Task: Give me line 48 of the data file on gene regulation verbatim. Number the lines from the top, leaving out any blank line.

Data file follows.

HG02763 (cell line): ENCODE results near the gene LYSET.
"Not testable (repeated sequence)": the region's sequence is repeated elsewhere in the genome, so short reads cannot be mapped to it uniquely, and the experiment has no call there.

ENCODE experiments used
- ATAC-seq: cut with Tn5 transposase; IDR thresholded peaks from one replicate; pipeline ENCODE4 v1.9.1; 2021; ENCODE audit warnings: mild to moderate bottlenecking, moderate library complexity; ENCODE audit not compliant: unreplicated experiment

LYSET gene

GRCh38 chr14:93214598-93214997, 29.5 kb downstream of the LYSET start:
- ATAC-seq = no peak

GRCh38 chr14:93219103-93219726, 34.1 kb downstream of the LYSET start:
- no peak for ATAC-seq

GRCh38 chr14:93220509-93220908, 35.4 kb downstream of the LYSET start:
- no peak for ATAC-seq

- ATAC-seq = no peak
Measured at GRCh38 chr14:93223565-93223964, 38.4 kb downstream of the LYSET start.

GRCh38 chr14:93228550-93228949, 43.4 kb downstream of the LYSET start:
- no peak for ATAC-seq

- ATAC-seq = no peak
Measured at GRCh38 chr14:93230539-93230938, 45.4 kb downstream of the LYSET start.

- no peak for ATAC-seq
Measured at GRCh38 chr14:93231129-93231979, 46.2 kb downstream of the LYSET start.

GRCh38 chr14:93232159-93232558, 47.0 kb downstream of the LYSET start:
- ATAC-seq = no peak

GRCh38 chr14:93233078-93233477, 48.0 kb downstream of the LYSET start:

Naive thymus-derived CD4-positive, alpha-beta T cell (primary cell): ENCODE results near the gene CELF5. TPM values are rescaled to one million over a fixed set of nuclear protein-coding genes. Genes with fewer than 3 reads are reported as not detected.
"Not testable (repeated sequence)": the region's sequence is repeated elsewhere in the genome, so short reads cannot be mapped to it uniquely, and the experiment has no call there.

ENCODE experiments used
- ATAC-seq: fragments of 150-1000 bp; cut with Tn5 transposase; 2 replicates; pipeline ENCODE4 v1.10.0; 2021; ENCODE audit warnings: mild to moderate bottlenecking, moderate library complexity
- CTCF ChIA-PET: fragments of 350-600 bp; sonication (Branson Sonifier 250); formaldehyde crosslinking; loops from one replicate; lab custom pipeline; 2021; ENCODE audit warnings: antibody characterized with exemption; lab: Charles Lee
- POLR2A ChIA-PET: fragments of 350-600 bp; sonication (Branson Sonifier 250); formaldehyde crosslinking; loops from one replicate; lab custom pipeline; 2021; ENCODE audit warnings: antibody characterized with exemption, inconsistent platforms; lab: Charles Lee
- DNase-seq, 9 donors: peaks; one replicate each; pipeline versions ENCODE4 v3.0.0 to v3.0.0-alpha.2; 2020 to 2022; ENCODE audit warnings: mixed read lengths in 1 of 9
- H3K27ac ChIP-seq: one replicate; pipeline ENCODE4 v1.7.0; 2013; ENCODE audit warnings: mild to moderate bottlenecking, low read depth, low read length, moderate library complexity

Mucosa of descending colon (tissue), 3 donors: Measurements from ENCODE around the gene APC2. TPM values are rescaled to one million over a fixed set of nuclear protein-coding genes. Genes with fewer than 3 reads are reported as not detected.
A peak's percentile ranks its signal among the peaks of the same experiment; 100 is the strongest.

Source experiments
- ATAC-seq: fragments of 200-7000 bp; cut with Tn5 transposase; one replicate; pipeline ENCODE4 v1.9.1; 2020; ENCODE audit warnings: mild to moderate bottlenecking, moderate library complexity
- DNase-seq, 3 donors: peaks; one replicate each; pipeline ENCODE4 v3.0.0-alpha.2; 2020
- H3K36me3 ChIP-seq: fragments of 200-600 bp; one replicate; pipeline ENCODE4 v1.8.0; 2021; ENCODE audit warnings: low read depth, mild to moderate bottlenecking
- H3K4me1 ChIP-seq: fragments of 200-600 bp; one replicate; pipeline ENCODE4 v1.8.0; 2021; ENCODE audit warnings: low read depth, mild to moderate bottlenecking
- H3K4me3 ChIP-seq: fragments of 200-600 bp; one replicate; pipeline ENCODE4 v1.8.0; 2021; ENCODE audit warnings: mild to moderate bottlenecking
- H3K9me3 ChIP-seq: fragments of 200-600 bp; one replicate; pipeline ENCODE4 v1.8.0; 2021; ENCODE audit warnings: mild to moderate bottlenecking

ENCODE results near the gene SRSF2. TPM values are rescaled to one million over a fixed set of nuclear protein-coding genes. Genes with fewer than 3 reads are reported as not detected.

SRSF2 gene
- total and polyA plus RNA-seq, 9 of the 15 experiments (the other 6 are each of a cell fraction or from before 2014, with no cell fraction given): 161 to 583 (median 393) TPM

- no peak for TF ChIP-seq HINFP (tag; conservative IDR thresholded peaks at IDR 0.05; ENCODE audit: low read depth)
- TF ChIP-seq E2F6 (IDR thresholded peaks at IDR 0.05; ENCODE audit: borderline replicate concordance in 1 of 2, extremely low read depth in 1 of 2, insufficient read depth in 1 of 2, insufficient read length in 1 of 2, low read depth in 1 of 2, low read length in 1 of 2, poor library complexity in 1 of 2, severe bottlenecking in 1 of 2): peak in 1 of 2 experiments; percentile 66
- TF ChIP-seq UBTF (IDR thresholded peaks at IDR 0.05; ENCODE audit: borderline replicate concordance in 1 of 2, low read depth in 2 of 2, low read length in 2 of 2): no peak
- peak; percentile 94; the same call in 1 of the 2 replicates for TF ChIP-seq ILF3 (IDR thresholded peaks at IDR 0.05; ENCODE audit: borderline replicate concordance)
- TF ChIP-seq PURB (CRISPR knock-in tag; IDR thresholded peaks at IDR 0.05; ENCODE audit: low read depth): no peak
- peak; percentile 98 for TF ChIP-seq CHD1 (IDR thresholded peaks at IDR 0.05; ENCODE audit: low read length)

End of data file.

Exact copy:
- peak; percentile 98 for TF ChIP-seq CHD1 (IDR thresholded peaks at IDR 0.05; ENCODE audit: low read length)